Reviews I by I 11.03.15

Forget what you think you know about Skrillex and Diplo, Jack Ü is a radical subversion of EDM

Available on: Atlantic Records

“I’ve always made music for that kid in me,” Skrillex told Complex last year. It’s a quote that goes a long way to understanding the EDM figurehead’s music, which feels like it owes more to child-like wonderment than overindulging in molly water at a huge festival. It’s probably part of why those outside the EDM sphere are willing to overlook the lurid excesses of his music; while some of his peers pose like messiahs or grapple with on-stage existential crises while playing drudging trance-house, Skrillex seems to understand the ridiculousness of a culture that demands him to have a logo to sell himself and eight trucks to ferry around a DJ booth shaped like an alien mothership.

Back in 2009 Simon Reynolds memorably used the expression “scato-splatterbass” to describe 16 Bit’s ‘Chainsaw Calligraphy’, a track that could be seen as the prototype for Skrillex’s strangely endearing parody of dubstep. Reynolds said he’d rather be “in the midst of a crowd aving it apeshit” to 16 Bit than listening to Joy Orbison’s ‘Hyph Mngo’, and though many questioned his comments, the popularity of Skrillex in 2015 only goes to show he might have had a point. Pure visceral pleasure is probably the only rational explanation as to why Skrillex’s music is so popular – no matter which way you try to spin it, he just doesn’t make music that’s all that easy for non-EDM fans to listen to.

The idea of an album of collaborations between Skrillex and Diplo – whose solo material is similarly hard to digest – is likely to be difficult to swallow for most people. However, their debut album as Jack Ü – Skrillex and Diplo present Jack Ü – is not entirely what you’d expect. For a start, it has a lot of hooks, something largely missing from their solo output. The combination of pop and EDM is nothing new, but rarely has it felt quite so enjoyable as it does here. Compared to the productions of Calvin Harris or David Guetta, whose middle-of-the-road take on the big room sound seems tailor-made to make the most money possible on music synch deals, Jack Ü is – to be honest – a pretty weird experience.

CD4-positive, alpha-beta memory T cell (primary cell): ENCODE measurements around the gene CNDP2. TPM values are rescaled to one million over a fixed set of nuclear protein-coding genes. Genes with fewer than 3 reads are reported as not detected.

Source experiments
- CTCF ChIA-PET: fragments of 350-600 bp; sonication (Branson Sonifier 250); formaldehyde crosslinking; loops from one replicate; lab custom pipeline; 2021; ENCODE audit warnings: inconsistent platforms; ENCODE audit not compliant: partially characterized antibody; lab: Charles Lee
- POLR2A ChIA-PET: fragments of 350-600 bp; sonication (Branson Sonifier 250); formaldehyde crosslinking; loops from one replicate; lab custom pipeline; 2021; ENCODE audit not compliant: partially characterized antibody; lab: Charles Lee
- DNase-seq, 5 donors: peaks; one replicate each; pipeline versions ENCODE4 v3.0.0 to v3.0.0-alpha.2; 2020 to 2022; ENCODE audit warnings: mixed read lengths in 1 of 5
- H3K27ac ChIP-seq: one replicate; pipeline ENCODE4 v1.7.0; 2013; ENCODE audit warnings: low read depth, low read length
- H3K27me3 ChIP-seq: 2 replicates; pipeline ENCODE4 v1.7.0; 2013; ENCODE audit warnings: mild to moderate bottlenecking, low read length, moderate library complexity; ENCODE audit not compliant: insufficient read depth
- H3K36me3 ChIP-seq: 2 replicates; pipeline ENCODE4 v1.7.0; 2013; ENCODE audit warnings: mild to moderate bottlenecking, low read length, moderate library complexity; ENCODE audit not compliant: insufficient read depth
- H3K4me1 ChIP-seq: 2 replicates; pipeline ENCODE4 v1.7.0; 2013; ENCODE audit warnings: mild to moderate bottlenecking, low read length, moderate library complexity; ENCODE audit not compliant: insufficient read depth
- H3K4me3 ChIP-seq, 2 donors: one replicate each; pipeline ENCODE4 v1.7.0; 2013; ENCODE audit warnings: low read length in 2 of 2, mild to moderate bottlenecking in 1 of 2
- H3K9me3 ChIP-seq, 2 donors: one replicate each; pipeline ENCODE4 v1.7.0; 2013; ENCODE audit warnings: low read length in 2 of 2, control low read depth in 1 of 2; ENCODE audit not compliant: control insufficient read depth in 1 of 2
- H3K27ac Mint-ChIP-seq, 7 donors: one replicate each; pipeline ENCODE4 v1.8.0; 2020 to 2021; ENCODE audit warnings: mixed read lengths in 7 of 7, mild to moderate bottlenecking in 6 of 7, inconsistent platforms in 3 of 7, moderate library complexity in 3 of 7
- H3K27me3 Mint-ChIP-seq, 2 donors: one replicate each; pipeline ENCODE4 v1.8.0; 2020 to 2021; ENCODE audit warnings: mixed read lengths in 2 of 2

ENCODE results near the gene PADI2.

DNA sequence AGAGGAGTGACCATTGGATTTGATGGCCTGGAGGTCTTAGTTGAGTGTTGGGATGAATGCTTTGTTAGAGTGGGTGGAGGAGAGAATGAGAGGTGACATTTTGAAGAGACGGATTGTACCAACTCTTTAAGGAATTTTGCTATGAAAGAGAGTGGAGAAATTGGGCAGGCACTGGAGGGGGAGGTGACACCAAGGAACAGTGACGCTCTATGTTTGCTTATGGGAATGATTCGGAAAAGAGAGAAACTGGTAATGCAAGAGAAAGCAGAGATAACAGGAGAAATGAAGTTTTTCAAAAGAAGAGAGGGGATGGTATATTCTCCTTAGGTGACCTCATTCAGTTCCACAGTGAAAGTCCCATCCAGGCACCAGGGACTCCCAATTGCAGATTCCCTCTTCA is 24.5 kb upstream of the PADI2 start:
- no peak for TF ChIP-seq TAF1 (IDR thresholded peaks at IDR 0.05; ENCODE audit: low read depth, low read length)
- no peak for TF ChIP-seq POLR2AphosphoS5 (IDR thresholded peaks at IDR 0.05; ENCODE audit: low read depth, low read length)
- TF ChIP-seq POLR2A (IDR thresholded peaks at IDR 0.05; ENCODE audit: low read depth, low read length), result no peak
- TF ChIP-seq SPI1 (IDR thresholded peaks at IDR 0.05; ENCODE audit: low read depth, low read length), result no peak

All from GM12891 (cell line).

Take the appearance of 2 Chainz for example on ‘Febreze’. “Yeah, yeah, I’m the shit,” he raps. “I should have Febreze on me.” It’s a puerile lyric, but one that fits with the lumbering, oversized trap instrumental sitting underneath. Skrillex and Diplo already make big music, but here it’s like they’ve inflated pop, R&B and hip hop full of helium and constructed a mixtape that’s as big and buoyant as it needs to be to complement the already caricatured world they already exist in.

Even the tracks that sound like they’re aimed at a festival crowd feel come across like they’ve been outlined in big, bold, manga-style inks. ‘Beats Knocking’, ‘Jungle Bae’ and ‘Holla Out’ all take the well-worn templates of commercial trap, reggaeton and dubstep, making something even more cartoonish out of them. ‘Take Ü There’ isn’t unlike Sigma’s overblown D&B take on Kanye’s ‘Nobody To Love’, but at least has the wit to open a hatch underneath the cloying peak into a rubbery drop of trampoline trap. While these moments are often difficult to tolerate much of in Skrillex and Diplo’s solo material, it feels pitch-perfect as Jack Ü, balancing out the dumb moments with brief flashes of pop genius.

This is most evident on the album’s two best tracks, which also feature two of the most unusual collaborations. AlunaGeorge’s debut album might have missed the mark spectacularly, but the combination of Aluna Francis’ yearning vocal, mushy sidechained chords and pneumatic drill bass on ‘To Ü’ nails the glossy trance-dubstep that Magnetic Man tried and failed to perfect back in 2010. Then there’s the jewel in the crown, the Justin Bieber-featuring ‘Where Are Ü Now’. Like much of Skrillex and Diplo present Jack Ü, it feels like two songs bolted together, a combination of slick, modern Disneyfied R&B and a synth riff that sounds like a PC Music take on Booka Shade’s ‘In White Rooms’. It feels so detached from reality that Missy Elliott’s appearance on the remix of ‘Take Ü There’ that follows is actually something of a climbdown.

Skrillex and Diplo present Jack Ü works for much the same reason the music of SOPHIE and PC Music does – as a subversion of something that’s otherwise quite safe. EDM is now so deeply ingrained in modern pop that what Diplo and Skrillex are doing here is actually radical in comparison – take last year’s Avicii-produced Coldplay track ‘The Sky Is Full Of Stars’, for example, a comparatively beige piece of easy listening that sounds more at home on the drivetime slot than a house party. It’s probably no coincidence that the Jack Ü album artwork sports a child-like, hand-drawn take on a smiley – listening to it feels like revisiting an embarrassing album from your misspent youth. For those willing to go with it, it’s actually a lot of fun.



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